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Guest Column: Alex Hunt

"Assessing a wine en primeur is a bit like an unborn child’s ultrasound scan". Alex Hunt in this month’s Guest Column

Everyone agrees that Bordeaux 2005 will be a vintage to remember, and you can see why. The weather was unusual, the style incomparable, the quality superb, the hype unprecedented and the predicted price hikes petrifying. For me, however, there is a further reason for this vintage making an indelible impression, for it is the first I have tasted from a position of serene independence.

Since my debut with the 2000s, I have tasted to sell. Working for a small merchant meant I was less tied in to big allocations and could afford a reasonable degree of impartiality, but it is hard to avoid a commercial edge colouring your judgment and, in particular, the way that judgment is expressed. Tasting this year with neither a journalistic assignment nor a sales campaign at the back of my mind has forced a shift in perspective; as a first-time bystander, my eyes have been opened to another curious aspect of this extraordinary annual circus.

The really striking thing about the en primeur phenomenon is the way absolute certainty forms like a tortoise shell around speculative assessments. Deep down we all know that tasting these embryonic wines is an approximate business. It can give a useful early indication of the style of the vintage, and allow some basis for predicting where the successes and failures lie.

But when the time comes to sell the wines, or indeed sell a story, it is inconvenient to emphasise just how unfinished they are. Blends can change; élevage can make or break a wine; fining and filtration are distant chores on next year’s winemaking calendar. In 2005, malolactics were late to complete, so many of the wines had only just arrived at first base, panting and sweating, by the time they were tasted. Assessing a wine en primeur is a bit like an unborn child’s ultrasound scan: you can tell if all the bits are there, but it’s hard to say whether or not it will turn out beautiful. And unfortunately, such flimsy predictions are no good if you want hard cash. Imagine this:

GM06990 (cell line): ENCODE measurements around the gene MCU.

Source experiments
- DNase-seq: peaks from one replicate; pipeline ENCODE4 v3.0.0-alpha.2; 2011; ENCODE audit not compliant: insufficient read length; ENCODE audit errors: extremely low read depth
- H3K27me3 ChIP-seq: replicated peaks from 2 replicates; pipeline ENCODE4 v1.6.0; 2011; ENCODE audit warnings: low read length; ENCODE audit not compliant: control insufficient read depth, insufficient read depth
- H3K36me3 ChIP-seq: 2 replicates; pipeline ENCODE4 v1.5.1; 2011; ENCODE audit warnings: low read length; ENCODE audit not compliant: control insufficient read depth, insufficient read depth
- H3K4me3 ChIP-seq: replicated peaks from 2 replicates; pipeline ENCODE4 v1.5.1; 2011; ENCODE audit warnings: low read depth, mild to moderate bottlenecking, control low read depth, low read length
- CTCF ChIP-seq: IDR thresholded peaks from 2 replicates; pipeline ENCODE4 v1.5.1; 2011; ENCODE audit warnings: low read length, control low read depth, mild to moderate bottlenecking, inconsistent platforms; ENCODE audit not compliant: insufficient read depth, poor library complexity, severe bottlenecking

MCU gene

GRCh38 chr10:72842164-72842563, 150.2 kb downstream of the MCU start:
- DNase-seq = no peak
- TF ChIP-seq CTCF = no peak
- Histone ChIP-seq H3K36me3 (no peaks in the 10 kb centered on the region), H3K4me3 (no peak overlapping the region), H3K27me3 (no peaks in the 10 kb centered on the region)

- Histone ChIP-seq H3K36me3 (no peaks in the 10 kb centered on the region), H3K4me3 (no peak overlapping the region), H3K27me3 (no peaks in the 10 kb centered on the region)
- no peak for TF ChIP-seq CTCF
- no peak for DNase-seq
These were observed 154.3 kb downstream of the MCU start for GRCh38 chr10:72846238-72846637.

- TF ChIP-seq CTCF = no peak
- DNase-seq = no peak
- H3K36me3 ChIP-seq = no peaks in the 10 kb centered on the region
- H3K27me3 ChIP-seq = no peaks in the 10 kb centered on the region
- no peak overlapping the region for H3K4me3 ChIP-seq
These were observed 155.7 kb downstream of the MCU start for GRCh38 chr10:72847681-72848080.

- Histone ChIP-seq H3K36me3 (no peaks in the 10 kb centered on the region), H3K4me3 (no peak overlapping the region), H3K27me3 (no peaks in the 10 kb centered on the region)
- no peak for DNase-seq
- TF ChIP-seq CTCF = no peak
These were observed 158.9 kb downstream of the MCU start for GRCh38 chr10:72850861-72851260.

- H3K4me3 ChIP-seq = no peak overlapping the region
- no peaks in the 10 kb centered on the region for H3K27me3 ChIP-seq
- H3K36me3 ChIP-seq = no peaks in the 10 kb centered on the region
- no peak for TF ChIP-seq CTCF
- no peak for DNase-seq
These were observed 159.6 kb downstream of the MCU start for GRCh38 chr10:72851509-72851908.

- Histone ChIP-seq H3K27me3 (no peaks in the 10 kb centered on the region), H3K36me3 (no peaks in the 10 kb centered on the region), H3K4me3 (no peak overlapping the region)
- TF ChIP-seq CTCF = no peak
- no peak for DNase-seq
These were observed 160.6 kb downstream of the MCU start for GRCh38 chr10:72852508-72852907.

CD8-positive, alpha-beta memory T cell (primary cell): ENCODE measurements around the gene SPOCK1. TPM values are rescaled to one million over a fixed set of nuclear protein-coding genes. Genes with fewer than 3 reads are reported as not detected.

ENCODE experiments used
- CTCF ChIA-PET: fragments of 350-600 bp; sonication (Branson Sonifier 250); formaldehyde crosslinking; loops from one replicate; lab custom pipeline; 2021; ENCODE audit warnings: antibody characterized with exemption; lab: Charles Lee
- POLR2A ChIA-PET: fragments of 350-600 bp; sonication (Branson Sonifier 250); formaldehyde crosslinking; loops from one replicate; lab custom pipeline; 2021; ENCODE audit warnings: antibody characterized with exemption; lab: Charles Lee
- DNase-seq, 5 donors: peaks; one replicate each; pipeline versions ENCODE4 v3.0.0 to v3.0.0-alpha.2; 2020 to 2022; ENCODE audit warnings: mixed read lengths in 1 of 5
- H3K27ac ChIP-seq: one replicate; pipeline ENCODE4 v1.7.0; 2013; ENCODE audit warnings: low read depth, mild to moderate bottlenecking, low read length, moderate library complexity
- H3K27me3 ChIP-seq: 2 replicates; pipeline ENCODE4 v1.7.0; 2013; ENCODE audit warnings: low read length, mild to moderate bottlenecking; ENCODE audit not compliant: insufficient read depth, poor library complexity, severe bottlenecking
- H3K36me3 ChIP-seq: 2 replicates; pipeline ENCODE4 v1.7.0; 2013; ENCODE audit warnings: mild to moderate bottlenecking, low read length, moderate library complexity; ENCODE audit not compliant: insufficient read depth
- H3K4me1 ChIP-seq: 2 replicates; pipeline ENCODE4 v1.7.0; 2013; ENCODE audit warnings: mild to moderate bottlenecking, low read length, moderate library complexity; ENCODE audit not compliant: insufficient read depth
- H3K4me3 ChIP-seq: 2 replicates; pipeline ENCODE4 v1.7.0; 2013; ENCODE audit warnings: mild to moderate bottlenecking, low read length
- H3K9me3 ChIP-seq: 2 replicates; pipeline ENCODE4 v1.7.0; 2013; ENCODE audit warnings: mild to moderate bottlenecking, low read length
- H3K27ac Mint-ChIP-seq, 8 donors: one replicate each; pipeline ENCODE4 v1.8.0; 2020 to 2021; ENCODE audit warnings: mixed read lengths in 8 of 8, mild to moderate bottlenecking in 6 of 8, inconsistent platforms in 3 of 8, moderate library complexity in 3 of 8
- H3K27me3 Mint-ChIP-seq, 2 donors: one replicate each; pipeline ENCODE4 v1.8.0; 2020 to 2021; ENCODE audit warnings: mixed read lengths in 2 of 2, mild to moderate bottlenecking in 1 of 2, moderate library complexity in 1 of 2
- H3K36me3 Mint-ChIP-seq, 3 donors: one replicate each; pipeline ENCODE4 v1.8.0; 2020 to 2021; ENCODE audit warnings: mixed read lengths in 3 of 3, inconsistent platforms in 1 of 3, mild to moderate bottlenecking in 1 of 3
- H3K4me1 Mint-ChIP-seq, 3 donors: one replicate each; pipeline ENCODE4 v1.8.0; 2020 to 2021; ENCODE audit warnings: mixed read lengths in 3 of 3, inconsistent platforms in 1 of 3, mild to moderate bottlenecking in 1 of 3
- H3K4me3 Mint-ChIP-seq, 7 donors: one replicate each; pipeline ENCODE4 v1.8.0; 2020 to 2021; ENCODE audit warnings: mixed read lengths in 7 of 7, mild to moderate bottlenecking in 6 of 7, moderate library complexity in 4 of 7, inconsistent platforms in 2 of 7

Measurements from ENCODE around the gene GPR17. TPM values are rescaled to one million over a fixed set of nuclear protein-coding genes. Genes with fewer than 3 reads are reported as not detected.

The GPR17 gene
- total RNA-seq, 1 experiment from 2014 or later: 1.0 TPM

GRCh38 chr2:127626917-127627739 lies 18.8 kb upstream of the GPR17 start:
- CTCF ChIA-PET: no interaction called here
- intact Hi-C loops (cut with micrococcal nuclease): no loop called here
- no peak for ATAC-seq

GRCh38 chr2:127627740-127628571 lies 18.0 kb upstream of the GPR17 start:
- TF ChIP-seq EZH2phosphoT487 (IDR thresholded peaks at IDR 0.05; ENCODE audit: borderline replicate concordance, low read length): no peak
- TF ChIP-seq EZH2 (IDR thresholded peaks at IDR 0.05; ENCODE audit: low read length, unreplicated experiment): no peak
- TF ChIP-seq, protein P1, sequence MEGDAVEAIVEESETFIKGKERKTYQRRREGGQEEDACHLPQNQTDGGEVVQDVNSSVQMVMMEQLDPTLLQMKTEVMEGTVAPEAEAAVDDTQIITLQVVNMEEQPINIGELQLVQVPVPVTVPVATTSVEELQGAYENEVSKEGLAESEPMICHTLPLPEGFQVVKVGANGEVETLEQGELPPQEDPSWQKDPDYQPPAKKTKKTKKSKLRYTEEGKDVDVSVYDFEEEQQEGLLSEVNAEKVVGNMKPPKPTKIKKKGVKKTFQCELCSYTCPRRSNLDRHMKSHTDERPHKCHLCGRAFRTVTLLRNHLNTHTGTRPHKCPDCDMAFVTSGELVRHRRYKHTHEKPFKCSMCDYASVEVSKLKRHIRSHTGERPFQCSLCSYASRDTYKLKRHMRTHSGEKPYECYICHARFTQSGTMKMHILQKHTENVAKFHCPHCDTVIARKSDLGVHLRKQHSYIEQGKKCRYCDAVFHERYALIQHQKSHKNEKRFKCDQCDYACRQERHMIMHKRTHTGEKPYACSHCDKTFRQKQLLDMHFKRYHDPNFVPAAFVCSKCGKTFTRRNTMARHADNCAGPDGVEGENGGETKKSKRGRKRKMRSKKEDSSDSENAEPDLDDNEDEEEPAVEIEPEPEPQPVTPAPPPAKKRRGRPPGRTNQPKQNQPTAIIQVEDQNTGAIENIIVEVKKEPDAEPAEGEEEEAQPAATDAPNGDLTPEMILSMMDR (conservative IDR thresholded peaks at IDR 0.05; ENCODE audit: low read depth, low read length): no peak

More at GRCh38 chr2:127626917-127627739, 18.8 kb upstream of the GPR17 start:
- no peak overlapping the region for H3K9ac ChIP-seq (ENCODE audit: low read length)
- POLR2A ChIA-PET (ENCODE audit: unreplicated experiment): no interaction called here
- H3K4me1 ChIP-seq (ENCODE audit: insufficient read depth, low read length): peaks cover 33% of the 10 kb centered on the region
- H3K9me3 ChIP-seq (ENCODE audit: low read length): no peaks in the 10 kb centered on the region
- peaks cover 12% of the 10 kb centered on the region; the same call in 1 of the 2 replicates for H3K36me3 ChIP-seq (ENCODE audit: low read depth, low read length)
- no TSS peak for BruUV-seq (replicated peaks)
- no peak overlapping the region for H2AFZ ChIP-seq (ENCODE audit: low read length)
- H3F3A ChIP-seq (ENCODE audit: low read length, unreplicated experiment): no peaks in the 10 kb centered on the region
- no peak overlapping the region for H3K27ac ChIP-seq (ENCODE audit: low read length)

Merchant: “This wine might turn out to be really great.”

Customer: “Well, I might give you £300 for it.”

Merchant: “I might send you an invoice, then.”

Or this:

Wine critic: “This wine is probably fabulous.”

Reader: “Brilliant. Let me know when you’re sure.”

Please don’t get me wrong; I think that 2005 overall has huge potential. Having tasted 200-odd of them, it is hard to doubt that it is an exceptionally good vintage. Moreover, the odds are that châteaux with tip-top track records, whose wines impressed in April, will end up delivering the goods. It would be an outrage if the Latour, for example, failed to be anything less than brilliant, given how staggeringly good it seems at this stage.

This year, though, the blissful certainty that the vintage was perfect set in early among the châteaux themselves. This is more than just the glorious Bordeaux hype machine, which has amusingly heralded three “vintages of the century” in the last six years. (And why not? The normally sceptical trade has a happy tendency to run out of salt just as a big pinch is needed, provided they can smell the blood of demand oozing from their customers.) What worries me is that some producers believed their own hype, and thought they were harvesting perfect grapes from which bad wine simply could not be made, rather than intensely tannic, unprecedentedly small berries whose stunning potential would only be revealed with consummate vinicultural care.

It is where châteaux and, to an extent, appellations are still feeling their way that particular caution needs to be exercised. Take the tastings of Margaux and St-Emilion staged by the Union des Grands Crus. In each case the atmosphere among
the tasters was thick with confusion, disappointment and divided opinion. Yet many of these doubts seemed to have evaporated by the time everyone was back home, presumably sucked up by a Boeing air-conditioner on the return flight.

These are communes that are struggling to establish a 21st-century identity. Historic underperformance is being addressed by high-powered consultants, and let me say, lest you think I’ve been brainwashed by the anti-oenologue brigade, I applaud any producers with the guts and vision to try to improve their product.

The problem comes when premature certainty rises like a force-field in the face of the unknown. Many of my fellow tasters and I were concerned that too many Margaux and St-Emilions were over-extracted, over-oaked, over-powerful and overdone. While a nobly-motivated move away from the weak, wimpy wines of decades past, the pendulum has swung
so far beyond the established benchmarks of success that we are in uncertain territory.

These new-school wines taste so very unlike Châteaux Margaux and Cheval-Blanc that we cannot possibly crib from the form book of the greats to work out how they will age. I sincerely hope I am proved wrong, but is now really the time to be acting all macho, pretending you can guarantee their future excellence, when there is such room for doubt?

It is natural to divide en primeur customers into drinkers and investors, but, whether they know it or not, they are all gamblers. How interesting it would be if critics and merchants published, alongside each score for quality, the chances of their having got it right. I certainly felt much more confident in some assessments than in others when tasting this supposedly consistent vintage. Everyone loves a flutter, but at least a bookie has the decency to give you the odds first. Surely this is the least consumers deserve before they place their bets on Bordeaux?  © db June 2006

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